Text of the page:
For starters, the image maintains a lovely organic cinematic appearance with crisp clean details and a healthy grain structure. Immediately you can appreciate facial features and costume details and textures. When Branagh establishes the SS Karnak, the long tracking shot with the camera seamlessly moving in and around the sets and actors into a wide shot as Linnet descends the stars down towards Poirot’s cabin is stunning! It helps that this is one of the moments where the CGI background work is impeccable creating a full illusion that this boat steamed the mighty Nile.

HDR10 does wonders for the live practical sets and locations. Some of the more heavily CGI-created elements like the Great Pyramid, Sphinx, and a few other scenery shots are a tad dicey - as such shots were in Orient Express - but they work far better thanks to the HDR pass than the 1080p Blu-ray. The HDR pass does appear slightly darker overall than the 1080p disc, but that’s to a benefit. Since this film was largely shot on sound stages, there are a lot of CGI scenery extensions that are just awkwardly obvious in 1080p but blend better with the extra care and attention to coloring and contrast. In comparison, the 1080p disc just feels way too bright at times - early when Poirot meets Bouc’s mother for the first time, the Egyptian scenery extensions are already dodgy but something about how bright and hot the colors are in 1080p just makes it look like a cartoon. That’s not the case here. Black levels are deep and inky giving plenty of creepy shadows to work with.

Audio Review


On 4K Ultra HD Blu-ray, Death on the Nile arrives with an effective Dolby Atmos audio mix. My complaint with this one is similar to a number of Disney/20th Century releases where the mix is a tad soft and needs to be compensated a few bumps. But that’s it. The opening WWI scene is a slick action-packed piece of work, but what I love most is the imaging when we’re deep in the murder mystery. As Branagh’s Poirot is interviewing each suspect, the camera can pan or slide around the room and when it does the voices move closer or further away from the center mark. It’s a really slick effect. Overheads are well utilized with sounds of birds, or people milling about between decks. When a body is found in the paddlewheel the overhead action is intense, and the smashing of the waves is a gloriously creepy effect. 

From a blues club song and dance number to the quiet creepy meat freezer on the Karnak, the sound design for this film is terrific. Dialog is clean and clear throughout without issue. Subs get a little activity here and there, the opening WWI sequence and then a few moments throughout offer up some nice LFE - otherwise there’s not a lot to call attention to itself in that arena. If it hadn’t been for the need to pop my levels a bit I’d be giving this higher marks. As it is, it’s a darn good audio mix that fits the nature of this stylish whodunnit.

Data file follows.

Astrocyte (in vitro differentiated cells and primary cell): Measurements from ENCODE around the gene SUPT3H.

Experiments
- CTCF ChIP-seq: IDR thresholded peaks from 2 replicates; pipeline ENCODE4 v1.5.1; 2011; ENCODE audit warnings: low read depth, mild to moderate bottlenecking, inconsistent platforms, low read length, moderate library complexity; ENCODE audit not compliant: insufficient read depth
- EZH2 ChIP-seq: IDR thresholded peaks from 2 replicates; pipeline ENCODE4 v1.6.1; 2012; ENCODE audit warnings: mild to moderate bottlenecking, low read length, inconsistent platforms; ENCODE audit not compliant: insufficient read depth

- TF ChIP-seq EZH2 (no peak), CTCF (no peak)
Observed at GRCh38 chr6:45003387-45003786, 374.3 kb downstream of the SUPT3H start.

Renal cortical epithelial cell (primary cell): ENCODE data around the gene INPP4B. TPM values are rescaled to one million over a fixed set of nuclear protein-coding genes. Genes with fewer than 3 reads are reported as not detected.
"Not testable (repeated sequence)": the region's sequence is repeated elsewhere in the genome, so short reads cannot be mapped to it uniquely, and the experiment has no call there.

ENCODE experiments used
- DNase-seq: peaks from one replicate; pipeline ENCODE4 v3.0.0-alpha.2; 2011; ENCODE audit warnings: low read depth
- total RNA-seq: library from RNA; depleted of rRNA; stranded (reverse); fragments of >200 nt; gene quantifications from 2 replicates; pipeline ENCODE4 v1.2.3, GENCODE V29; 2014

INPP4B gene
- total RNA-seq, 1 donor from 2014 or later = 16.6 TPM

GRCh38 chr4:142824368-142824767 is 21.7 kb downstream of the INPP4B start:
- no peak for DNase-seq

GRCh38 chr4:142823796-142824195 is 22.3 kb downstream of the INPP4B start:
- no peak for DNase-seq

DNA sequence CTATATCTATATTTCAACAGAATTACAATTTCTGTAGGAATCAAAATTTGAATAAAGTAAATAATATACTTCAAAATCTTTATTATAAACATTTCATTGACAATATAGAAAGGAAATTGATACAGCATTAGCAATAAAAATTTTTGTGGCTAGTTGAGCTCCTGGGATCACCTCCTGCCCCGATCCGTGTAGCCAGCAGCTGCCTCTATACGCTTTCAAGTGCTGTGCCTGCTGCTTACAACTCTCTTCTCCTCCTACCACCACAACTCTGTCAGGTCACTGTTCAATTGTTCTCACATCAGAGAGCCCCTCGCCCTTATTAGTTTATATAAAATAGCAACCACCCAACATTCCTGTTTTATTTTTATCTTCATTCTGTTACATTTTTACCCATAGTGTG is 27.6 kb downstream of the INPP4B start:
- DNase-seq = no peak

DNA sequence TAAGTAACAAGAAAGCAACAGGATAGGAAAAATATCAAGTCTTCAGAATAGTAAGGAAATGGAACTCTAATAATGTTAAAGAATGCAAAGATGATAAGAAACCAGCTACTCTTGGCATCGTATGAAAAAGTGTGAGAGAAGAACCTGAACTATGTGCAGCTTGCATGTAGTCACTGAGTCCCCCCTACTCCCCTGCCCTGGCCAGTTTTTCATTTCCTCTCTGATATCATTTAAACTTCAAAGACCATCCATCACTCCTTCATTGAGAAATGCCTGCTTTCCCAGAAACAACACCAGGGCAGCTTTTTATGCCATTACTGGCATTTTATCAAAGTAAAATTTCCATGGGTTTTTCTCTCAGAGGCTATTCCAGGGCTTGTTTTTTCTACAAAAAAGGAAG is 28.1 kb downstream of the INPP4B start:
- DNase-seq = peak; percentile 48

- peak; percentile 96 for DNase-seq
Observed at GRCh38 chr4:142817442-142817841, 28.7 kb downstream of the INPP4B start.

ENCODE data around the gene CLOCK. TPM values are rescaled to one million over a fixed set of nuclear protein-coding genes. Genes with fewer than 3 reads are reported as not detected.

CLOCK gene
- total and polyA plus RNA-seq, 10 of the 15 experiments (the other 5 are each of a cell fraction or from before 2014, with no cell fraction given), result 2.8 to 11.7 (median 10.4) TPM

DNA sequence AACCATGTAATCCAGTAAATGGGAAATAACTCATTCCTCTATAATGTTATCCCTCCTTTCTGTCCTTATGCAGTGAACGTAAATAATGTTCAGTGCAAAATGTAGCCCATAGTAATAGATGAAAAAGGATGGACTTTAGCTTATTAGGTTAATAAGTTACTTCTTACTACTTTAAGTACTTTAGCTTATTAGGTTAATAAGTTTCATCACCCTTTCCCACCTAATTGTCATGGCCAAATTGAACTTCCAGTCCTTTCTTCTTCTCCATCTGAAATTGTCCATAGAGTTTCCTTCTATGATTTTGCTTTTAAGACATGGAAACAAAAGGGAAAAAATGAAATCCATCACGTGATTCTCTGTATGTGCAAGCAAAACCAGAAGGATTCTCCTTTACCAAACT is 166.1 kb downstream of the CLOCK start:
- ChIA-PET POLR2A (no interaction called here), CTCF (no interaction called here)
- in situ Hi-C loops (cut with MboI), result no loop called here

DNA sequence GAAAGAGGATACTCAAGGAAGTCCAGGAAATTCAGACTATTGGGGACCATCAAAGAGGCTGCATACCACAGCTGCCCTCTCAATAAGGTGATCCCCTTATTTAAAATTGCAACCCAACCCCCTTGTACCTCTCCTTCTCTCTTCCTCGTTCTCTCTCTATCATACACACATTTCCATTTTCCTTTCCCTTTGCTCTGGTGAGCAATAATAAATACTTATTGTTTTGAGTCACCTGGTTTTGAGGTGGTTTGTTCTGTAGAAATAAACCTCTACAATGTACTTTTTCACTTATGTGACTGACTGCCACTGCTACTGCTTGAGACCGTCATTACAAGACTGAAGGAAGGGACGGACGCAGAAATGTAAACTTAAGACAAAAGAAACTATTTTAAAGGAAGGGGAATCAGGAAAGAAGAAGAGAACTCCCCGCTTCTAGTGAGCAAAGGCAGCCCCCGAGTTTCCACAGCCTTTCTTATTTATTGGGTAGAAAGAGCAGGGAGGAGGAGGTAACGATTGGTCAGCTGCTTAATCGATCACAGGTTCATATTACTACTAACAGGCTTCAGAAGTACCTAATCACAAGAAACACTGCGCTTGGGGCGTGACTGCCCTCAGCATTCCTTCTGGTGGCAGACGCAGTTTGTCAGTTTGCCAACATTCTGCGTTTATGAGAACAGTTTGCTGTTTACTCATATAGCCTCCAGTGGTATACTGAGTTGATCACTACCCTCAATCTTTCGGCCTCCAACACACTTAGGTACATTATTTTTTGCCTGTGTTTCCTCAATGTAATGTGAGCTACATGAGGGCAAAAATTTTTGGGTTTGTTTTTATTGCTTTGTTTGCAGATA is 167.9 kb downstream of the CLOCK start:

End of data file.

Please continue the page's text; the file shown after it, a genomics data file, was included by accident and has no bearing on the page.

Special Features


Bonus features are unfortunately very brief. There’s some good information peppered throughout to give you some idea of what it took to bring this film together, but not a lot. Pretty typical EPK stuff. While the deleted scenes don’t offer anything of note that you’d want to see in the film proper, they showcase some of the unfinished visual effects and it’s actually quite surprising to see how much CGI work went into creating certain sequences. 

  • Death on the Nile: Novel to Film (HD 15:30)
  • Agatha Christie: Travel Can Be Murder (HD 5:53)
  • Design Of The Nile (HD 11:01)
  • Branagh Poirot (HD 5:35)
  • Deleted Scenes (8 Scenes HD 10:45 Total)

The adventures of Hercule Poirot continue under the direction of Kenneth Branagh in Death on the Nile. The second time around as the world’s greatest detective sees Branagh on stronger sea legs with a new adaptation of Christie’s classic book. It may not be perfect and it takes a number of liberties with the source material, but the film proves to be a better and more engaging whodunnit. Disney/20th Century Studios brings Death on the Nile to port with an impressive 4K Ultra HD Blu-ray release. This native 4K HDR10 presentation proves to be an outstanding visual feast with an engaging Atmos mix to match. Bonus features are informative but sadly very slim for such a large-scale production. If you enjoyed Branagh’s Murder on the Orient Express I’m sure you’ll have a great time with this one. If you didn’t care for Branagh’s Murder on the Orient Express (like me), well, you may be surprised to see yourself enjoying this one. Recommended